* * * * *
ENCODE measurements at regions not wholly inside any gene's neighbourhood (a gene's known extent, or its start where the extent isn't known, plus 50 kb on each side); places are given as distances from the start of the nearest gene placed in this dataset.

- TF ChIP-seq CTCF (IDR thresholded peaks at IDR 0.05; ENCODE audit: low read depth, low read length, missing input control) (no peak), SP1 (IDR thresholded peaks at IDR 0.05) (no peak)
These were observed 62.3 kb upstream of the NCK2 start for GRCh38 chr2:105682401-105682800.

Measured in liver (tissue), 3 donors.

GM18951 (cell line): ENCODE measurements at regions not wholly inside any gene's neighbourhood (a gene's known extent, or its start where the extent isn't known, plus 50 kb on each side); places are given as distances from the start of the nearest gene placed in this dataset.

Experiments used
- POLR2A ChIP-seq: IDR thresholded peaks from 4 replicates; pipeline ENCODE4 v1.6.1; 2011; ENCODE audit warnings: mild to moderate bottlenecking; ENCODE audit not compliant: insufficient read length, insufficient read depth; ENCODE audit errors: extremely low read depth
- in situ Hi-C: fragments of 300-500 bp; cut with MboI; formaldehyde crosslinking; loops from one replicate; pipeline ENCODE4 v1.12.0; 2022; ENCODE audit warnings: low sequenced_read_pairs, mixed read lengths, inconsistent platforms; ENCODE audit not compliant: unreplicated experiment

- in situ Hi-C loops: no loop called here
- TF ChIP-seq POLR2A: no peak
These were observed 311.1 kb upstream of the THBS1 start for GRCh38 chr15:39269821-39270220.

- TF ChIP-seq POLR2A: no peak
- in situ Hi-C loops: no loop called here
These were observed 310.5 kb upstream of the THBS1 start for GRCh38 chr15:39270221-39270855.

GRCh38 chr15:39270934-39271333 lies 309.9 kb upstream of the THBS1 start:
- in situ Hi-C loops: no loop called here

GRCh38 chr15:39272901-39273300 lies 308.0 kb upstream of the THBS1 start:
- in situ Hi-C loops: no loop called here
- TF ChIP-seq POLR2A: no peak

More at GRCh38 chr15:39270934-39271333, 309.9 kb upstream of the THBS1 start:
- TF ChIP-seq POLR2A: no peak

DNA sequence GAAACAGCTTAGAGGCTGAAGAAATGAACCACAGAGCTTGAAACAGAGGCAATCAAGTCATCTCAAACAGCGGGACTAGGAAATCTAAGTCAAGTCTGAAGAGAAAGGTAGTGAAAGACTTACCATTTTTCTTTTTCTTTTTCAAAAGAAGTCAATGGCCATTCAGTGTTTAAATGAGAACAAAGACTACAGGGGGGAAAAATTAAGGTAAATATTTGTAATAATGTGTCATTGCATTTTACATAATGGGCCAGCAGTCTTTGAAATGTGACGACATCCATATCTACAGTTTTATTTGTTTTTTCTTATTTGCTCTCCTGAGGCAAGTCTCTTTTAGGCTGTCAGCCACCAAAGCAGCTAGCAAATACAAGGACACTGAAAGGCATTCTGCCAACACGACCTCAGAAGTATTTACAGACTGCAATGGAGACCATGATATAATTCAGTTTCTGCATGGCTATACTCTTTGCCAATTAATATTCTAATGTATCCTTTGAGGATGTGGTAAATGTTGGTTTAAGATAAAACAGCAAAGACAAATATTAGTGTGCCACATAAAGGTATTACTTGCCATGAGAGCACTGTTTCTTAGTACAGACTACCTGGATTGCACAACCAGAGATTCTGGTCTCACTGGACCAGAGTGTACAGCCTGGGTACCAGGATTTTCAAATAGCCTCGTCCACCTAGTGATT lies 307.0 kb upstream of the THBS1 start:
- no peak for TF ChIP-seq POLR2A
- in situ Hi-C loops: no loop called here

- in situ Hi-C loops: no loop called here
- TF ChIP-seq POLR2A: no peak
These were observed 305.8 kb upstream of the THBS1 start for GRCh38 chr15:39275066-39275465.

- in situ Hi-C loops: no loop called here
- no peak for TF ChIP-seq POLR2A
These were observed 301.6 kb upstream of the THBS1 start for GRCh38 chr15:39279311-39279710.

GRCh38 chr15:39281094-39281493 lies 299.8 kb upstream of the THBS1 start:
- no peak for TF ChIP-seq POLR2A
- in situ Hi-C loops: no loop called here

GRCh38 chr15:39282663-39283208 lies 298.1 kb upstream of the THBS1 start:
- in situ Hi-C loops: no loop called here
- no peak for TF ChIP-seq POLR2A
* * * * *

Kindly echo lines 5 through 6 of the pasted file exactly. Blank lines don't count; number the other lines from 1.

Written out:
GM18951 (cell line): ENCODE measurements at regions not wholly inside any gene's neighbourhood (a gene's known extent, or its start where the extent isn't known, plus 50 kb on each side); places are given as distances from the start of the nearest gene placed in this dataset.

Experiments used